Antonio Vivaldi is a famous Italian baroque composer, known by most Suzuki violin students who study his concertos or by audiences everywhere who have heard and love his composition of the Four Seasons. Having grown up as students of the Suzuki Violin Method, we recognize this composer and have experience performing his pieces. In addition to his many concertos written for solo violin, Vivaldi composed many concertos intended to be performed by two solo violins, accompanied by a small orchestra. Because we are both violinists, we chose to analyze the second movement of Vivaldi’s Concerto for Two Violins in A minor, RV 522, included in his L’Estro Armonico works.
The Violin Concerto No. 1 in G minor, Opus 26 is one of the most famous violin concertos over the musical history. It is also considered to be the most renowned work by the German composer Max Bruch. I will begin with a short explanation of why I choose to analyse this piece followed by what makes this piece so remarkable. I will then present the musical context – German Romantic period – in which this piece was composed and discuss how it is representative of this period. Also, I will present briefly the biography of the composer and relate his life and style with this particular piece of music. After, I will explain the basic structure of a concerto, associate it with this violin concerto, and analyse how each movement is related. Then,
In the first movement of Beethoven’s Piano Sonata No. 1 in F Minor, op. 2, the composer draws on a variety of stylistic strands that contributed to the evolution of the mature classical style. Through an analysis of specific musical elements, which include references to form and style, structure, harmony, thematic material, dynamics and textural considerations, I will show how Beethoven adheres to the formal and stylistic conventions associated with the sonata during this period, as well as how he asserted his own voice, creating his own “Beethovenian” style.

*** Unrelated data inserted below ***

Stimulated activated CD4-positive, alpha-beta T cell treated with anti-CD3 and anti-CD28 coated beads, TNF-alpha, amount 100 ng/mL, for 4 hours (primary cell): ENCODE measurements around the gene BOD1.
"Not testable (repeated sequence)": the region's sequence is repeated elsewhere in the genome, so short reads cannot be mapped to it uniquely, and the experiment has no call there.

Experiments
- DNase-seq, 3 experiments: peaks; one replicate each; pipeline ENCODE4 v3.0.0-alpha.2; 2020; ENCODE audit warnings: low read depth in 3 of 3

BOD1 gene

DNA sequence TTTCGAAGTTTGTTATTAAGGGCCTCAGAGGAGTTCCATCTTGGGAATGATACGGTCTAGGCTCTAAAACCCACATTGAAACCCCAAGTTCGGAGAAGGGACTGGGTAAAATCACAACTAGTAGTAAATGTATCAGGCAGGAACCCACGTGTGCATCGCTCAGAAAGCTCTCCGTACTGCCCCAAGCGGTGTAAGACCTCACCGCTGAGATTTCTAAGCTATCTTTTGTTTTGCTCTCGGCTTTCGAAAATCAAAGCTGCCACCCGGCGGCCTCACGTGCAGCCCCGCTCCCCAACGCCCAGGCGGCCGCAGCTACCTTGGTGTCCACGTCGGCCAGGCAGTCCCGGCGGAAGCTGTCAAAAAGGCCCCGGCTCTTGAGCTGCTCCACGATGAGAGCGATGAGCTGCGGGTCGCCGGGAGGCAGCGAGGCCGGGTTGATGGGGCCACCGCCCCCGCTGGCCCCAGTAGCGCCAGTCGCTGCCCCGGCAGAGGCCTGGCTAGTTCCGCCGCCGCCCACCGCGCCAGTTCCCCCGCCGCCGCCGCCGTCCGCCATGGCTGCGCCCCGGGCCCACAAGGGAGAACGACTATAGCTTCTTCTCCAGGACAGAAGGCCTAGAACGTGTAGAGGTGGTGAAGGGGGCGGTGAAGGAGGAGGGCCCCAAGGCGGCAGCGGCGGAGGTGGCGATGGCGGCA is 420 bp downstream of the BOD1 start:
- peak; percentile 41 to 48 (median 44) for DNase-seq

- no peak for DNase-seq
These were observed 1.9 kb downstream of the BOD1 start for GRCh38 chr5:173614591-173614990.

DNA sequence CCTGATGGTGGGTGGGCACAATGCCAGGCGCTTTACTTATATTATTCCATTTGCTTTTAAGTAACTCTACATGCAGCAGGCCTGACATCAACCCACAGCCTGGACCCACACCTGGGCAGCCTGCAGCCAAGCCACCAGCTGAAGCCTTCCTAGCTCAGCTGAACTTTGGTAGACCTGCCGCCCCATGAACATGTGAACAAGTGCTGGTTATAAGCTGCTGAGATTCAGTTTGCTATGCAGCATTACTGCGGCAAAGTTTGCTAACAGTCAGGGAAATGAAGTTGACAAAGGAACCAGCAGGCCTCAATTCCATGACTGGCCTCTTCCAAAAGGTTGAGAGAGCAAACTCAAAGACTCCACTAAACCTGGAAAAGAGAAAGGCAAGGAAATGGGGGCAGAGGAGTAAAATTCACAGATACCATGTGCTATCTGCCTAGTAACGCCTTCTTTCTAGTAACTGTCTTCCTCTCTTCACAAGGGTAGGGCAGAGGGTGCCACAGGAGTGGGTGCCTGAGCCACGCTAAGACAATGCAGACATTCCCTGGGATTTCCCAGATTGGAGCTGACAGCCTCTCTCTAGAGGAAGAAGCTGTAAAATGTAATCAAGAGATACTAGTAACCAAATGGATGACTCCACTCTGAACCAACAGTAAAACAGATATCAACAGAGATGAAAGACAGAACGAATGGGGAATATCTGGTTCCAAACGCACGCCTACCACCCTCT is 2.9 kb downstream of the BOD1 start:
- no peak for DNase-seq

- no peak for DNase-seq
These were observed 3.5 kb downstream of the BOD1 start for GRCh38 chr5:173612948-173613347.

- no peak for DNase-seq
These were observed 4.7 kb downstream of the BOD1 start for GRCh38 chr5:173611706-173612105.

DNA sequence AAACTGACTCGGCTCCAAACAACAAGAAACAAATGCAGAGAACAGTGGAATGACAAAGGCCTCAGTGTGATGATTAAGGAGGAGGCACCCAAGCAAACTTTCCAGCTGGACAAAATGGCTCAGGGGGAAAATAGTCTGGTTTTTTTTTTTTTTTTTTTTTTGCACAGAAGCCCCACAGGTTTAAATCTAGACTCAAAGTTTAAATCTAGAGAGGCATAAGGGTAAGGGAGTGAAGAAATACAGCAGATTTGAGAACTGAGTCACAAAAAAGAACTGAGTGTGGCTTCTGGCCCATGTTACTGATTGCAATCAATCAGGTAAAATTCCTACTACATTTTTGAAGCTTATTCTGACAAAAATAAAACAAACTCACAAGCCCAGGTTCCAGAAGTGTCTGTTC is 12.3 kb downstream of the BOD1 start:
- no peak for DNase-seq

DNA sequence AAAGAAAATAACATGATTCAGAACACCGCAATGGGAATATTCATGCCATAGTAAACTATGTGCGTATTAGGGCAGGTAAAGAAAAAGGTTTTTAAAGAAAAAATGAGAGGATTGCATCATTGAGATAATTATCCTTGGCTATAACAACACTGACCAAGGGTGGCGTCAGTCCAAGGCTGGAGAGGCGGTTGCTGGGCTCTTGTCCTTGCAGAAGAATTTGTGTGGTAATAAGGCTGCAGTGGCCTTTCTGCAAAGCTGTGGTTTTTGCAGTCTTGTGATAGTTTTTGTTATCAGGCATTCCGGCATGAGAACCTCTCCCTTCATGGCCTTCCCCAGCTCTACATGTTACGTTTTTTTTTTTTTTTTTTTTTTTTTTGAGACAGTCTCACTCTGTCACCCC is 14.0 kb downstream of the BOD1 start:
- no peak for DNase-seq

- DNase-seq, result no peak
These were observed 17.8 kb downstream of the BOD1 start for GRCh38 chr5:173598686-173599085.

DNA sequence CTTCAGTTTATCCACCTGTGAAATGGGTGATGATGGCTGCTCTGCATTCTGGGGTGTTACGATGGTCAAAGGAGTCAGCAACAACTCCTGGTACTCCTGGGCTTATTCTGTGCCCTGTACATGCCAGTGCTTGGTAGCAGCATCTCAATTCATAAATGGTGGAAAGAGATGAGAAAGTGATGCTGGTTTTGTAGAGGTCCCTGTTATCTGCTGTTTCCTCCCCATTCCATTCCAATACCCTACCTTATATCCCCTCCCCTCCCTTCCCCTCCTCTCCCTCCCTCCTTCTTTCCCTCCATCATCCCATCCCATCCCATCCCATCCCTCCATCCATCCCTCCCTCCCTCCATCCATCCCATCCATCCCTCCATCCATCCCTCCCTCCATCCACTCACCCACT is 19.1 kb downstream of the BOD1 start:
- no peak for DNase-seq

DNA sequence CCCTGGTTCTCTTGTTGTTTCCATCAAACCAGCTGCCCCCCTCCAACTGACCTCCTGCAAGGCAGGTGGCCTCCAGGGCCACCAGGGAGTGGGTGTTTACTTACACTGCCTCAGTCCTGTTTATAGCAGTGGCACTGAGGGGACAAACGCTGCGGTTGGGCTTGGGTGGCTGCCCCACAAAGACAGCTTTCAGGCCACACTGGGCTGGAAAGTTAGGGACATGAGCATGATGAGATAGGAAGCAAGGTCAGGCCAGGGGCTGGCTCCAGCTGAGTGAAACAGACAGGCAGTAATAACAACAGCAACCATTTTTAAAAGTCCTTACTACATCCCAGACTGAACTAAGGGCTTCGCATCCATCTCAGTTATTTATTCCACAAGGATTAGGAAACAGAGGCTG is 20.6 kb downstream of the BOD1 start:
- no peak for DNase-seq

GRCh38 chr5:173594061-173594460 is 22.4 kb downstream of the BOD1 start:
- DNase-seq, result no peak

The “Pastorale” Symphony and the “Emperor” Piano Concerto, one named by Ludwig van Beethoven and the other by a friend, are splendid examples of Beethoven’s musical acumen. These pieces are more formally known as Beethoven’s Symphony No. 6 and Piano Concerto No. 5. This concert report will cover both pieces and will contain my impressions of each piece.
This work was composed during the Classical period, 1750- 1820. One aspect of the classical music style beign applied to this work includes the reoccurance of two or more contrasting themes. Another is the use of short and clearly defined musical phrases. Lastly, this piece, on a purely musical level, was simply more to hum along to. This type of melody took over the complex polyphony of the Baroque period.
Beethoven’s work appears to have had a strong influence in the compositions of Berlioz, as a matter of fact; Berlioz was mainly responsible for making Beethoven’s compositions famous in other parts of Europe through performance. Berlioz’s
In this essay we will analyze two modern musical pieces. These pieces are namely Sonata V from John Cage’s Sonatas and Interludes, and Caballito Negro by George Crumb. Composed in mid twentieth century, both pieces made a great success and they are worth examining in terms of the historical and subjective values affecting their achievements.
Haydn has a special preference for writing music in a bundle of six. Each of the six pieces has its individuality while sharing many common features at the same time. Haydn’s solo keyboard sonatas show striking diversity in type and style. They often could be categorized by their style periods and each of them reflects a corresponding social background.
Leonard Bernstein is seen as one of the greatest composers in America. Bernstein composed great music, conducted great music, and also preformed great music as a pianist. Bernstein is probably most known for his film score in the production West Side Story. According to The New York Times, he was "one of the most prodigiously talented and successful musicians in American history.” Being born and educated in the United States, Bernstein was the first American to obtain worldwide acclaim. He is also cited in the Encyclopedia of World Biography, that “his special gift of bridging the gap between the concert hall and the world of Broadway made him one of the most glamorous musical figures of his day.”